Don’t irritate a man making a wall |

Don’t irritate a man making a wall

Fried RiceHeidi RiceGlenwood Springs, CO Colorado

“All in all, it’s just another … brick in the wall!” husband-head sang out to the old Pink Floyd tune on a Saturday morning. I watched as he worked, building a wall with concrete blocks for his outdoor kitchen – which was just one of his many home improvement projects – and hoped the neighbors wouldn’t hear the bad vocals and call the cops.Husband-head loves to be the grill king during the warm months and this year he was determined to perfect his outdoor food arena.Bobby Flay, the TV grill master, would have nothing on husband-head.In the meantime, the area resembled a construction site.”You look like some kind of day laborer,” I complained, noting the paint and cement splattered on husband-head’s shorts and shirt.”I am zee builder of zee VALL!” he yelled out proudly in a bad German accent. “I am zee GREAT vall-builder!””Yes, the East Germans had nothing on you!” I agreed, wholeheartedly.Husband-head ignored me and continued on with his wall-building activities. He loaded up another glob of cement from his wheel barrow onto his trowel and slathered it on the stone.”This is called ‘buttering the brick’,” he said knowingly, smoothing it around as if he was a professional mason.

“You’d be better off buttering up your wife,” I sulked.But the wall was part of his outdoor kitchen, along with the sink, the icemaker and the butcher block counter top.When he was done, he steered the wheel barrow back to the garage to mix up some more cement.”Hey, that looks like fun! Can I have a ride in that?” I asked. “I don’t mind getting dirty!”Husband-head didn’t bother to reply and continued on with his work.”I need another water!” he screamed out a short time later, while working in the hot sun.”I do, too!” I screamed back. “Who do you think will go into the kitchen and get one for us?”Husband-head rolled his eyes, insinuating that I was being a pain in the butt.A little while later, I caught him doing nothing but staring at his wall.”What? I’m watching cement dry!” he said with a shrug. “You have a problem with that?”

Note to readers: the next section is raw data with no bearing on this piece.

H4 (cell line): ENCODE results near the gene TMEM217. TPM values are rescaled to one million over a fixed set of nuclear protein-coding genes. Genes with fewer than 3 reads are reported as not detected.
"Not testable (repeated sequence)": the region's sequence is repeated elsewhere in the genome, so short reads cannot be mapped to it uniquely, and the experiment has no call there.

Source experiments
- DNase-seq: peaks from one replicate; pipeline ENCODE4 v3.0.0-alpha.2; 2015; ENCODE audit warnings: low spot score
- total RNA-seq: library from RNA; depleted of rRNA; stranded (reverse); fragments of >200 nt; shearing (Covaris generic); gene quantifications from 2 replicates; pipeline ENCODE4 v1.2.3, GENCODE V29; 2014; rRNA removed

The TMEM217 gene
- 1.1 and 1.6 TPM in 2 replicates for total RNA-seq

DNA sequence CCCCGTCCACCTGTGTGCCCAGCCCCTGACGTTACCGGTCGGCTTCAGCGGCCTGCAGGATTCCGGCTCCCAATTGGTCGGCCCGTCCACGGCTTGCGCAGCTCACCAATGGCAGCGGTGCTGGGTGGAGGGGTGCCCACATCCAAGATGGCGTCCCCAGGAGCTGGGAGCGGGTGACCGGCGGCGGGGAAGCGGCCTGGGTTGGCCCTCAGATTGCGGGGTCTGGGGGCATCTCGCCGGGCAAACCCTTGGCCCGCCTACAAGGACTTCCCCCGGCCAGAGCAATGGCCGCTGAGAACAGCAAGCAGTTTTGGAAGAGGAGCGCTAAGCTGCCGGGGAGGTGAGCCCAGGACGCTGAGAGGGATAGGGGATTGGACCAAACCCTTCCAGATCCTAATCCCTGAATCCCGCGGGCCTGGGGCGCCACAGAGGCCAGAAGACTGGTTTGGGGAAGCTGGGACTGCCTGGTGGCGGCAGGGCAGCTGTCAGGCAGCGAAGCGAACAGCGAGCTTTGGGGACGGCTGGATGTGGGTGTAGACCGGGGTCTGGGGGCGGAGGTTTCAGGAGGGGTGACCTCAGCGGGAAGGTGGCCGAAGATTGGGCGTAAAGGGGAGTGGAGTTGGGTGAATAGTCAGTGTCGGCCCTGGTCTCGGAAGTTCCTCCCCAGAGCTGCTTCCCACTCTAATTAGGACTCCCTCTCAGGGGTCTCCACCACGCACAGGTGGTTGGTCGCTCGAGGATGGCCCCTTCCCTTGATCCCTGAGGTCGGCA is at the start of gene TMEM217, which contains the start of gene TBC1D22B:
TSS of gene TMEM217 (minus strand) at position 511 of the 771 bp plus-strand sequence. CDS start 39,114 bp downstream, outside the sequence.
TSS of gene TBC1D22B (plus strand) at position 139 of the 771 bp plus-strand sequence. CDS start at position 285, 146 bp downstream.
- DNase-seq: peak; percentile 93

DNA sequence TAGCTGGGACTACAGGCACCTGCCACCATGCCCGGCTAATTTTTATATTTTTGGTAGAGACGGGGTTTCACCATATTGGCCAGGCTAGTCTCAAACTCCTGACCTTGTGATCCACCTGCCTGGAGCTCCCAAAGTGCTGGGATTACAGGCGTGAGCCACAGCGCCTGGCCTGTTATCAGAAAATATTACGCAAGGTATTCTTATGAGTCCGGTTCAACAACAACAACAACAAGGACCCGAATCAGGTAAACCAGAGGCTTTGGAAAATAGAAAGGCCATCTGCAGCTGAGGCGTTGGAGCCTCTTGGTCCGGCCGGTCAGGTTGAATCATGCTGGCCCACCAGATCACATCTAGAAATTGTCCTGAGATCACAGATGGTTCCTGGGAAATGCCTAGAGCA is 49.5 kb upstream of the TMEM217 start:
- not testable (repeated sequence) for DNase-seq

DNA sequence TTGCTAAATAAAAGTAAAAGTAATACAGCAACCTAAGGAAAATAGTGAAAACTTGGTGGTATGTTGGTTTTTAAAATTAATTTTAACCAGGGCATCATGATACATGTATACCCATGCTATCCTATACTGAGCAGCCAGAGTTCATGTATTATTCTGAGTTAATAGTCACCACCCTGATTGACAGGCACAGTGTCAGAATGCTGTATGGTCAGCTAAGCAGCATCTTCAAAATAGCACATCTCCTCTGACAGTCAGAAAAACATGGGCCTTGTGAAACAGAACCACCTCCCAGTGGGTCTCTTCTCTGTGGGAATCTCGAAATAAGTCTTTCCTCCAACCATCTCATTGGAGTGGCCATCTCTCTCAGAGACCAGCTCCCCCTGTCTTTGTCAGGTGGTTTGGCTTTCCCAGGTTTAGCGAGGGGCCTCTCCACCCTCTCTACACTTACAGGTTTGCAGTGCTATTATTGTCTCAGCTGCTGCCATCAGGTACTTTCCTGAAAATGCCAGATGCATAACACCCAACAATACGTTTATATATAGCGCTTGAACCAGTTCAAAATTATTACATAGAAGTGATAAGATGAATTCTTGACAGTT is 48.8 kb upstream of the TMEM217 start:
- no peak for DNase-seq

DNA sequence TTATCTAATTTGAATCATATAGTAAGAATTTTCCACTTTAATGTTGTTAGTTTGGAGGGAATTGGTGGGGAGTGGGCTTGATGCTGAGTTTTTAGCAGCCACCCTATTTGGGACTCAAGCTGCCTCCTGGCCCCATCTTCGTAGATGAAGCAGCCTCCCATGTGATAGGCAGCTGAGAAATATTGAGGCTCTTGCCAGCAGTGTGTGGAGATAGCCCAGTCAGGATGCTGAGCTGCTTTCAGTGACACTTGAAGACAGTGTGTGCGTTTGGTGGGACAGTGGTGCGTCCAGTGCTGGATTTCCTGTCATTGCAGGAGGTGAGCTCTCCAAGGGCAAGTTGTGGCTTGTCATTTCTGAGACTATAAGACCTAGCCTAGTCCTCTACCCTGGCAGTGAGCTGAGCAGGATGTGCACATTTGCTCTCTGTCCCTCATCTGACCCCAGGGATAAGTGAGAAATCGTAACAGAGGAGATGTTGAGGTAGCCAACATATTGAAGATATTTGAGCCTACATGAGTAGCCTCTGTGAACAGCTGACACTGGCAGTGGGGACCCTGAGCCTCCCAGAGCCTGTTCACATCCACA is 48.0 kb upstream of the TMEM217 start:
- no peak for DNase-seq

No, but it seems you could be doing something else in the meantime.Shortly after, he informed me that he needed to go to the hardware store.”I need some caulk,” he said as he grabbed his keys and his wallet and headed out the door.”I do, too,” I muttered under my breath.A few hours later, he caulked the bricks and then stained the wall a rustic brown to match the rest of his kitchen.”What? I’m watching stain dry!” he explained when I again caught him staring at the wall.We don’t need no thought control …After the wall was finished and he was done watching the stain dry – which it probably couldn’t have done on its own without husband-head’s supervision – the wall was pronounced complete.With the wall and everything else in place, husband-head was eager to cook in his new kitchen.”I am CHEF BOY-AR-DEE!” he exclaimed in a newly acquired French accent.

I handed him a pot and a can of Beef-A-Roni.”Have at it, chef-boy!” I urged. “Bon appetit!”But he wasn’t done with his projects. The following day, I found husband-head digging a huge hole in the back yard.”Who died?” I asked curiously, taking a mental roll call of the living beings in our household. “No one … yet,” husband-head answered, as he slung another shovel of dirt over his back. “I’m building a pool for the guys.”He was referring to our two yellow Labs – Weber and Wyatt.”What else do you have left to do?” I badgered husband-head, beginning to feel very left out of the whole cement construction process. “Can I help?””Sure,” he agreed. “I’m going to make two concrete blocks. Why don’t you put your feet in them and then we’ll take a little drive to the lake …”Heidi Rice is a reporter for the Post Independent. Her column runs every Friday. Visit her Web site at

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